I wish it would stop raining

It has been raining here for weeks. At first a welcome rain, but now it is a bit too much and I want to escape.

Deep in the green forest, far from the madding crowds, where the sunlight pierces the trees, and all kinds of animals call, the water falls, graceful and serene.

This Stressless moment brought to you by Traditions Home with Stressless galleries in Wichita and Overland Park.

Fabulous February

It’s February, the month sandwiched in between chilly January and indecisive March when spring is just around the corner.

It is Fabulous February, short and sweet. The month for the Super Bowl, Valentine’s Day, the start of Mardi Gras, Presidents Day, when you get a day off from work, and National Drink Wine Day, when you need the next day off from work.

Have you forgotten those New Year’s Resolutions?

Not quite. You are still committed to those New Year’s Resolutions, but somehow not as strongly. The resolutions once written down, are lost in the pants you washed last week. The weights you religiously pumped every day in January now sit forlornly in the corner. The pants are a little tighter, the closet a little more cluttered, that new book sitting beside the bed unread.


One thing you can do to get re-inspired is to Get Stressless. Take a deep breath in, let go of your frustration, and relax. Good, now you are ready to get back on track.

But not for another 23 seconds.

What matters most

What matters most is family. It’s is our only constant, the North Star that points us home.

Brrr, but warmed by the love a family.

‘Home,’ he mocked… ‘Home is the place where, when you have to go there,
They have to take you in.’ Robert Frost

No matter what – through thick and thin, in health and sickness, they are always there. Your role will change. From doting parent, to guiding hand, to one who pays the check, through holidays for years to come. Come home! It’s the circle of life. And that’s beautiful – because this is your herd, no less than the elk crossing the river in Spring, Monarchs fluttering on a summer breeze, salmon swimming up stream in Autumn, wild geese flying South in Winter, to a place they call home.

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Here you belong.

Together Again

Memories made together last a lifetime. #stressless #traditionsfurniture

I am curious, distracted, forgetful, lose my phone and my glasses when I go out to eat. Evenings I like to be tipsy by six. I read Horace and Seneca and can quote Shakespeare by heart, but find Milton a bore. I miss my wife, until, we are together again. I refuse to hang up my coat. I throw clothes in my closet til they make a big pile. I don’t always answer my phone. I blame others when something goes wrong and snore when I drink. I dream often, that is, when I find time to sleep; rise early, and watch the sun rise, and remember the good times and sad. I drink coffee, but that makes me pee. I pick the weeds from my grass, mow the yard, rake the leaves into neat little piles.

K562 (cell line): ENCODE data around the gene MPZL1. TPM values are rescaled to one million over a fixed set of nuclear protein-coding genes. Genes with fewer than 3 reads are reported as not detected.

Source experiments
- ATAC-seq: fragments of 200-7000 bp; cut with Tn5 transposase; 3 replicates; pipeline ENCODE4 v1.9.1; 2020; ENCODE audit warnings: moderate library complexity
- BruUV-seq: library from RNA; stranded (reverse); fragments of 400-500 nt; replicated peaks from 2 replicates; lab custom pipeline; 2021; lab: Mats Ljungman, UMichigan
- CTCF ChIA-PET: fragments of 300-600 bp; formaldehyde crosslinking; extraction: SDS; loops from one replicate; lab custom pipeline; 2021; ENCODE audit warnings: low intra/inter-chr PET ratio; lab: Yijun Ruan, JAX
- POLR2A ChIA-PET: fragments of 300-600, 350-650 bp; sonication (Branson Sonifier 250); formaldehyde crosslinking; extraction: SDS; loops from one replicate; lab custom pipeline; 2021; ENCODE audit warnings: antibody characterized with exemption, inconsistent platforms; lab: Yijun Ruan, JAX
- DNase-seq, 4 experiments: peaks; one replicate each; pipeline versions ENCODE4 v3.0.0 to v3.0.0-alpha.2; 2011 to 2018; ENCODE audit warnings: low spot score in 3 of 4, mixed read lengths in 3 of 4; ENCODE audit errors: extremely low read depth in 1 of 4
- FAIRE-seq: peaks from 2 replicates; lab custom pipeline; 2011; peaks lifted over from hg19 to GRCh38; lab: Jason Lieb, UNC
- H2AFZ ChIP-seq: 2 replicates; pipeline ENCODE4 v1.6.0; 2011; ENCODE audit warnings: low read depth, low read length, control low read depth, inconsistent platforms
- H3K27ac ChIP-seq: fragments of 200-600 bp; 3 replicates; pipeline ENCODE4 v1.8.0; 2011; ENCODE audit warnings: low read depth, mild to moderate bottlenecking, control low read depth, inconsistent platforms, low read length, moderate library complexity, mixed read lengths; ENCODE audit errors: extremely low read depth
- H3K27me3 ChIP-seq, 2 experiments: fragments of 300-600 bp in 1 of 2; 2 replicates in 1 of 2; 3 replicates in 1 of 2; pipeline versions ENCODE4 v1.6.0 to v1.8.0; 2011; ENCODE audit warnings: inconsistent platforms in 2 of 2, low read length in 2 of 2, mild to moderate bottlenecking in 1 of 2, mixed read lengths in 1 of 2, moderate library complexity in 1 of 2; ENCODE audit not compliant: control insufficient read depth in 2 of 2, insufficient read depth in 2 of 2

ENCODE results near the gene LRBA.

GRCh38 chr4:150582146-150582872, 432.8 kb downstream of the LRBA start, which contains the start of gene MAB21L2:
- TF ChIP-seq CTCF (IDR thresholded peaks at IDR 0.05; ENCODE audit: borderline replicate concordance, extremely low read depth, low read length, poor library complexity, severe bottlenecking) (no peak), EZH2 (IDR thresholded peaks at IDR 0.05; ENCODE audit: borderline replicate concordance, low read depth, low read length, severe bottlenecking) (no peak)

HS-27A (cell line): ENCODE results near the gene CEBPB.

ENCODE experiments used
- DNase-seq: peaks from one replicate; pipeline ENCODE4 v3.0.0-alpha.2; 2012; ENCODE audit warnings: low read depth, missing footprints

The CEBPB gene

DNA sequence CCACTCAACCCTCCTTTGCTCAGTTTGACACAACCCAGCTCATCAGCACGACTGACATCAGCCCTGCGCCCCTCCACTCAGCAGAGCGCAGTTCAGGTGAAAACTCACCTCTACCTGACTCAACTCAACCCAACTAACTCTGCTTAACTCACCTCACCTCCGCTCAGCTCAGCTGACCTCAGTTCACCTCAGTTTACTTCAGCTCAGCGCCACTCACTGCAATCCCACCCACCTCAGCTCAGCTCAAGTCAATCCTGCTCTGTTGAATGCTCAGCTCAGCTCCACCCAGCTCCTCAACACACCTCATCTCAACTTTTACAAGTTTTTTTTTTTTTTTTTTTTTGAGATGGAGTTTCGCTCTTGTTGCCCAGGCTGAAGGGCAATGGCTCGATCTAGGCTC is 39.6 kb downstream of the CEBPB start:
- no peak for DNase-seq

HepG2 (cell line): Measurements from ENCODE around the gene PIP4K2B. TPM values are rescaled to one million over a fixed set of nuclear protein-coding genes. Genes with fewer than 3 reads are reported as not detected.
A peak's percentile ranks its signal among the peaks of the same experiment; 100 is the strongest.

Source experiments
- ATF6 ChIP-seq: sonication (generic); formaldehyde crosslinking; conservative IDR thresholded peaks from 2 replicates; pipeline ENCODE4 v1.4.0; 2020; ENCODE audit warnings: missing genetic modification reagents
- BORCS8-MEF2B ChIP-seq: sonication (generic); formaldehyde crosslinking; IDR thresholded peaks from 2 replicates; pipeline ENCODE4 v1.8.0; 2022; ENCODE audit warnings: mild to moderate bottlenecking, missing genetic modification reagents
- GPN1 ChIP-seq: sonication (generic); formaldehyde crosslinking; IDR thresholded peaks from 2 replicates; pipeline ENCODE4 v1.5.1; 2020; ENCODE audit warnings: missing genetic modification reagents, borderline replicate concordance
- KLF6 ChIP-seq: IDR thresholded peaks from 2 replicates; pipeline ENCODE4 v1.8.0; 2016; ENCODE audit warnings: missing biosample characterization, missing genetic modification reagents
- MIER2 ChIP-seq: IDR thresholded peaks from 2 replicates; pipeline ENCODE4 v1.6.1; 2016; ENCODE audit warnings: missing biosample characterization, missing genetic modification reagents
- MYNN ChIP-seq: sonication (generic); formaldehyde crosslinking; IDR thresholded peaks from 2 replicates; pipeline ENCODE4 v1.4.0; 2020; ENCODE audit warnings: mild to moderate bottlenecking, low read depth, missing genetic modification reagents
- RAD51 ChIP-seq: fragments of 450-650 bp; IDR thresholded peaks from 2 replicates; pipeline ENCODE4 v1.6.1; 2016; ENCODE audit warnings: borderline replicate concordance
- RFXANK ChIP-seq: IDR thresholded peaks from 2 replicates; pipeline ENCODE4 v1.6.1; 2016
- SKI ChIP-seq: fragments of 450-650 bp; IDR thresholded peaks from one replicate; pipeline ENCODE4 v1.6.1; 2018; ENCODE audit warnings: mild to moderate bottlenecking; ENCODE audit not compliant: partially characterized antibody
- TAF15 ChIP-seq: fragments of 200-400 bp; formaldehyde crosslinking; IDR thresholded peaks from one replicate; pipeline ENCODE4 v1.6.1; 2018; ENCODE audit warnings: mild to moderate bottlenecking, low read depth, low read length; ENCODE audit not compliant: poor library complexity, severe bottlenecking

Does that make me a little OCD?

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Mischief Night

Mischief Night is an informal holiday the day before Halloween when children and teenagers engage in pranks and vandalism, i.e., knocking over the outhouse, smashing pumpkins, dog poop in a bag at the doorstep. Other names include, Devil’s Night, Goosey Night, Moving Night, and Cabbage Night.

The costumes are made (or more likely bought), the kids are itchin’ to get out of the house; it is not Halloween, but Halloween Eve, a night made for mischief, for ambitious kids who jump the gun on the fun as soon as it’s dark.

Mom and dad are out buying candy, thinking it’s dandy we’ll have the house for ourselves. But who would have guessed that a ghost would show up, knowing it’s almost Halloween.

Why did he come, where was he seen, this Halloween Eve? At the bar in the den looking for boos, then to the ice box in the kitchen for a little dessert?

And what does he like?

Ice cream, of course.

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Stress Less Vacations

Alesund, Norway

We now offer Stressless vacations. These vacations are available world-wide and right now some of the favorite spots are right here in the good ole USA. That is not to say that traditional spots like Italy, France, and Norway will not come back to us. It is just that Americans feel a little safer right here at home.

And, as Dorothy, the little girl from Kansas who loved to travel, said, “There is no place like home.” Home in a Stressless recliner remembering those wonderful trips, like this one to Alesund, Norway, at the entrance to the Geirangerfjord, and the gateway to Ikornnes where Stressless recliners are made.

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Shoes not necessary


Shoes not necessary

There are obvious benefits to meditation. They include: gaining a new perspective on life, creating new skill sets, increasing self-awareness, focus, reducing negative emotions and increasing positive vibes. Meditation slows down the process of living and that gives us more time for enjoying the things that matter.

One can, of course, travel to a mountaintop, remove one’s shoes, and assume the lotus pose, or one can find a Stressless recliner, lean back, close your eyes, and relax.

Learn how to do this at home…

Stressless in window

On a Wing and a Prayer

Col. E.C. “Bud” Laedtke, USAF (bottom row, second from right)